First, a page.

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The wikipedia article about diminished seventh chords mentions the following:

Fétis tuned the chord 10:12:14:17.

What does this mean? Until very recently, I had never ever seen this before, and I have no idea how to interpret this. Knowing that a diminished seventh chord consists out of a base note and three incremental minor thirds, I am at a loss as to how this can be described as 10:12:14:17.

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1 Answer 1

up vote 12 down vote accepted

These are frequency ratios. The first digit is the common denominator (10). In a deminished seventh the following ratios are present:

  • 12/10 = 6/5 = minor third
  • 14/10 = 7/5 ~ sqrt(2) ~ diminished fifth
  • 17/10 : this is trickier

In a diminished seventh chord the fourth note is a diminished seventh, which is enharmonic to the major sixth (whose frequency is ~ 5/3 times the frequency of the root). To see the difference between these two frequency ratios, let's bring them to a common denominator:

  • 17/10 = 51/30, and
  • 5/3 = 50/30

As you can see, the difference is 1/30 of the root frequency between them, which is around 40 cents. 100 cents make up a semitone, so this ~40 cent difference is even less than a quarter tone, placing it a bit higher than its enharmonic, but still having them denote practically the same semitone.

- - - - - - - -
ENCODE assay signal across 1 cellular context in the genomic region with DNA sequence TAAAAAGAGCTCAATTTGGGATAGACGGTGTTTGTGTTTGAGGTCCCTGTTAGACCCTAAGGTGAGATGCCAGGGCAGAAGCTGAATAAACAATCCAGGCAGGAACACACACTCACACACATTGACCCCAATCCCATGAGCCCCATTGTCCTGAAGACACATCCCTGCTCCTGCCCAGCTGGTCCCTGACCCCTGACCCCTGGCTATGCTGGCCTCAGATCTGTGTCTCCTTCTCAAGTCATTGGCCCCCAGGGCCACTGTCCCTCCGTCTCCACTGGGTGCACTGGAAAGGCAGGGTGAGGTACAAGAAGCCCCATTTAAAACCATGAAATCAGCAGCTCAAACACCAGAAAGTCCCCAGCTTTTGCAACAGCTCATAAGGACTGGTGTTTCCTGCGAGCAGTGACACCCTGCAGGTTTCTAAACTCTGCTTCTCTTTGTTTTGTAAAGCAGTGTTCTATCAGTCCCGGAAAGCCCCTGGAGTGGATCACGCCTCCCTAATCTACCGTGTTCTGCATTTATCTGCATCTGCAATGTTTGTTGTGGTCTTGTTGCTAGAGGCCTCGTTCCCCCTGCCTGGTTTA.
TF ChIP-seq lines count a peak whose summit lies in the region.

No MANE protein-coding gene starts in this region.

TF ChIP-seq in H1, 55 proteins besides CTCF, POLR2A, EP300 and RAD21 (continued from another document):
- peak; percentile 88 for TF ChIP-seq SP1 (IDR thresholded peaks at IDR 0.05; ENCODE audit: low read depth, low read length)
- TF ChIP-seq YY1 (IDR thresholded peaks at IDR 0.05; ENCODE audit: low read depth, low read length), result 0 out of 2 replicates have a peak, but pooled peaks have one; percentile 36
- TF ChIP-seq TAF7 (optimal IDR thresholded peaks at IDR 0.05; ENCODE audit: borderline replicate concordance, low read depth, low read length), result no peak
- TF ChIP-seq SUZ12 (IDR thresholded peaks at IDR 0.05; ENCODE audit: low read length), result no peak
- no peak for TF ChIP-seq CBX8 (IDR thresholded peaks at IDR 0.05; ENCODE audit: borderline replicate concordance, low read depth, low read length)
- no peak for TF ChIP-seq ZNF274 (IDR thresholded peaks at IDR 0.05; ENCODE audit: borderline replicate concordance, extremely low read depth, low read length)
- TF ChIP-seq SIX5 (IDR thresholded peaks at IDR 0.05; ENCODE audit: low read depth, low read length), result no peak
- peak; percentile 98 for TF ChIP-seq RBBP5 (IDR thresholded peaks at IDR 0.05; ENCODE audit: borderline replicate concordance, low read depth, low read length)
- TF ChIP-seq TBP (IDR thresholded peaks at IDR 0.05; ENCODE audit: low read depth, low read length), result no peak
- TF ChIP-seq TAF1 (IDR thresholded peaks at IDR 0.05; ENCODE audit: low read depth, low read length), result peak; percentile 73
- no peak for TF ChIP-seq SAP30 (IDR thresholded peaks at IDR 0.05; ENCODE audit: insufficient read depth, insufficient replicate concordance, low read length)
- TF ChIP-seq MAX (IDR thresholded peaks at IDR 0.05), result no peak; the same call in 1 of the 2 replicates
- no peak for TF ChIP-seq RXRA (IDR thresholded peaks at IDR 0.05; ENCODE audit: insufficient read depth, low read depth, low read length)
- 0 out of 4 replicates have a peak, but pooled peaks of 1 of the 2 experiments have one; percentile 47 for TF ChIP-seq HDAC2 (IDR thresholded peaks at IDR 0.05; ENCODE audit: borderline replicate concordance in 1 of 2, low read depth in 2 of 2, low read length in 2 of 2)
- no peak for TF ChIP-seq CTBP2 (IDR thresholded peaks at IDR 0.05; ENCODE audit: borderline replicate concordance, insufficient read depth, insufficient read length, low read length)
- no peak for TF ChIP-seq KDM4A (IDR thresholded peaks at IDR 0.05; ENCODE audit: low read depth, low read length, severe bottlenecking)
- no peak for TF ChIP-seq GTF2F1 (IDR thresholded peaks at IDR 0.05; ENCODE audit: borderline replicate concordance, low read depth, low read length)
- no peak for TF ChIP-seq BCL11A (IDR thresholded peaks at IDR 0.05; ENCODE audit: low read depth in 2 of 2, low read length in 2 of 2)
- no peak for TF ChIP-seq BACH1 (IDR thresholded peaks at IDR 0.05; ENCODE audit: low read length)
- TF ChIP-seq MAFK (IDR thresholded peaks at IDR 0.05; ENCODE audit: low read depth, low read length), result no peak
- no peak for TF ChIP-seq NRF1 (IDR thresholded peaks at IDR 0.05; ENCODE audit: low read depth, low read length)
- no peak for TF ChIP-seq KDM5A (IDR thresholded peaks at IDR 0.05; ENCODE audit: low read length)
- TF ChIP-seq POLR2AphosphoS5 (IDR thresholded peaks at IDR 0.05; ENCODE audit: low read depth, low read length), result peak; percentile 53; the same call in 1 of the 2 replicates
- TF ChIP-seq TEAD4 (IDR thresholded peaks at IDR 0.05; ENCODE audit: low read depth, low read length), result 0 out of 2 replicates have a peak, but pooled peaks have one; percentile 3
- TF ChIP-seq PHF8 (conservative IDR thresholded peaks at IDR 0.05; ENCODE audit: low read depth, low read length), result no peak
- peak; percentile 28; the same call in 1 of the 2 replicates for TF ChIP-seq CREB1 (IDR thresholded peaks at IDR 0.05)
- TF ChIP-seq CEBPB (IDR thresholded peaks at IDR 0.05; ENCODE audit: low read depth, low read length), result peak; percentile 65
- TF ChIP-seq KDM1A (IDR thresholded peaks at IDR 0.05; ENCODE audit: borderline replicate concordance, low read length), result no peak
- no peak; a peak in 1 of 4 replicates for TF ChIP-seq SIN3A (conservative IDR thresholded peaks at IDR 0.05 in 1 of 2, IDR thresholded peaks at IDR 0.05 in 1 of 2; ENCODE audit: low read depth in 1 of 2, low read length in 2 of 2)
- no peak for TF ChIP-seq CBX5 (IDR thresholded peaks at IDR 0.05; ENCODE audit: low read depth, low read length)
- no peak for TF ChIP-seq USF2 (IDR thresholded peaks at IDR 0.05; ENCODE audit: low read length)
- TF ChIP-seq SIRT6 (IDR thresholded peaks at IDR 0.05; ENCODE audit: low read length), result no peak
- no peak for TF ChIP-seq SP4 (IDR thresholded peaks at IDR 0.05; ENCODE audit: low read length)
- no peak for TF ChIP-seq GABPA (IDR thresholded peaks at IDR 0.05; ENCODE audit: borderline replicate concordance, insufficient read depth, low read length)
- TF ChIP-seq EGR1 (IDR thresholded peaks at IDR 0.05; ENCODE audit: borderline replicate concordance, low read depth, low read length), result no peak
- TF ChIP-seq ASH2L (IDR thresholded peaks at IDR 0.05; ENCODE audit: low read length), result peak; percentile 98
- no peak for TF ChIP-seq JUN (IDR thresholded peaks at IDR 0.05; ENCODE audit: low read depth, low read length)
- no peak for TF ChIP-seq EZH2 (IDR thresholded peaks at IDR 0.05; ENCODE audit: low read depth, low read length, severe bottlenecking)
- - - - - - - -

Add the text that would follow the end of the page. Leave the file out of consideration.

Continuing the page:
Other examples for Fétis' notation:

  • dominant ninth: 4:5:6:7:9 -> 5/4, 6/4=3/2, 7/4, 9/4=9/8 -> C, E, G, Bb, D
  • dominant minor ninth: 8:10:12:14:17 -> 10/8=5/4, 12/8=3/2, 14/8=7/4, 17/8=17/16~16/15 -> C, E, G, Bb, Db
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Super answer. So much easier with equal temperament. The sums can be worked out by mere mortals,,, –  Tim Jun 30 at 15:41
1  
Except it may not be always trivial to identify certain ratios. Eg. 16/15 is a more widely used ratio for minor 2nd than the 17/16 in Fétis' dominant minor ninth. 64/45 and 45/32 are more commonly used ratios for the diminished 5th and the augmented 4th, respectively. Also, 5/3 for minor 6th / diminished 7th is also more commonly used than 17/10. –  András Hummer Jun 30 at 15:47

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